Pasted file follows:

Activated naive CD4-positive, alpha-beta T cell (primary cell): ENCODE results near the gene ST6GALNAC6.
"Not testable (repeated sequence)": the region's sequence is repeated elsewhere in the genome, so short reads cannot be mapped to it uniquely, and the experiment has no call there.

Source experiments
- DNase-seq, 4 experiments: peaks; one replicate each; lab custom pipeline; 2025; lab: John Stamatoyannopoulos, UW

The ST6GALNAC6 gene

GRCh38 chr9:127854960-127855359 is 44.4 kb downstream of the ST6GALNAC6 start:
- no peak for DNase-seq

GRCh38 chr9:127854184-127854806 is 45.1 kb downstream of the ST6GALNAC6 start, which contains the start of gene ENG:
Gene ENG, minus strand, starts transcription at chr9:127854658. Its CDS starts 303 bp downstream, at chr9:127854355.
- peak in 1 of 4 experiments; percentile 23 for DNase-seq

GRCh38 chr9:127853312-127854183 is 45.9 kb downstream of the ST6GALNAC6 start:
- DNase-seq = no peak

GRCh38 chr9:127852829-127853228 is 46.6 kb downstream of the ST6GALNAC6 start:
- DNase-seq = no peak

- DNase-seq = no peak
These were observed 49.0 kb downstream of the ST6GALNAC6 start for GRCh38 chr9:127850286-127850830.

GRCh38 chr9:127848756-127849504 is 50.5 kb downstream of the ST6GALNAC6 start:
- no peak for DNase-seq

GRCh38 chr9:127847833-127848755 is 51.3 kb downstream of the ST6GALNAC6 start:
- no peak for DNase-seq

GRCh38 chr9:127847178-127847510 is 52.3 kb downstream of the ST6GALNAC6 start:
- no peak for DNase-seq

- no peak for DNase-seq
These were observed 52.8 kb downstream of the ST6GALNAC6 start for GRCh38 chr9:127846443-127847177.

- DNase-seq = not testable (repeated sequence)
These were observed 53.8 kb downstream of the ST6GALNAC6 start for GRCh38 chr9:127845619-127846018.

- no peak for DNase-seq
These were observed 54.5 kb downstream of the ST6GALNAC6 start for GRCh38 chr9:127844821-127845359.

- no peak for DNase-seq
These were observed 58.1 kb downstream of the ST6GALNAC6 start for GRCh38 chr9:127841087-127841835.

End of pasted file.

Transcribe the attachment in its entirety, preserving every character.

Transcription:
Activated naive CD4-positive, alpha-beta T cell (primary cell): ENCODE results near the gene ST6GALNAC6.
"Not testable (repeated sequence)": the region's sequence is repeated elsewhere in the genome, so short reads cannot be mapped to it uniquely, and the experiment has no call there.

Source experiments
- DNase-seq, 4 experiments: peaks; one replicate each; lab custom pipeline; 2025; lab: John Stamatoyannopoulos, UW

The ST6GALNAC6 gene

GRCh38 chr9:127854960-127855359 is 44.4 kb downstream of the ST6GALNAC6 start:
- no peak for DNase-seq

GRCh38 chr9:127854184-127854806 is 45.1 kb downstream of the ST6GALNAC6 start, which contains the start of gene ENG:
Gene ENG, minus strand, starts transcription at chr9:127854658. Its CDS starts 303 bp downstream, at chr9:127854355.
- peak in 1 of 4 experiments; percentile 23 for DNase-seq

GRCh38 chr9:127853312-127854183 is 45.9 kb downstream of the ST6GALNAC6 start:
- DNase-seq = no peak

GRCh38 chr9:127852829-127853228 is 46.6 kb downstream of the ST6GALNAC6 start:
- DNase-seq = no peak

- DNase-seq = no peak
These were observed 49.0 kb downstream of the ST6GALNAC6 start for GRCh38 chr9:127850286-127850830.

GRCh38 chr9:127848756-127849504 is 50.5 kb downstream of the ST6GALNAC6 start:
- no peak for DNase-seq

GRCh38 chr9:127847833-127848755 is 51.3 kb downstream of the ST6GALNAC6 start:
- no peak for DNase-seq

GRCh38 chr9:127847178-127847510 is 52.3 kb downstream of the ST6GALNAC6 start:
- no peak for DNase-seq

- no peak for DNase-seq
These were observed 52.8 kb downstream of the ST6GALNAC6 start for GRCh38 chr9:127846443-127847177.

- DNase-seq = not testable (repeated sequence)
These were observed 53.8 kb downstream of the ST6GALNAC6 start for GRCh38 chr9:127845619-127846018.

- no peak for DNase-seq
These were observed 54.5 kb downstream of the ST6GALNAC6 start for GRCh38 chr9:127844821-127845359.

- no peak for DNase-seq
These were observed 58.1 kb downstream of the ST6GALNAC6 start for GRCh38 chr9:127841087-127841835.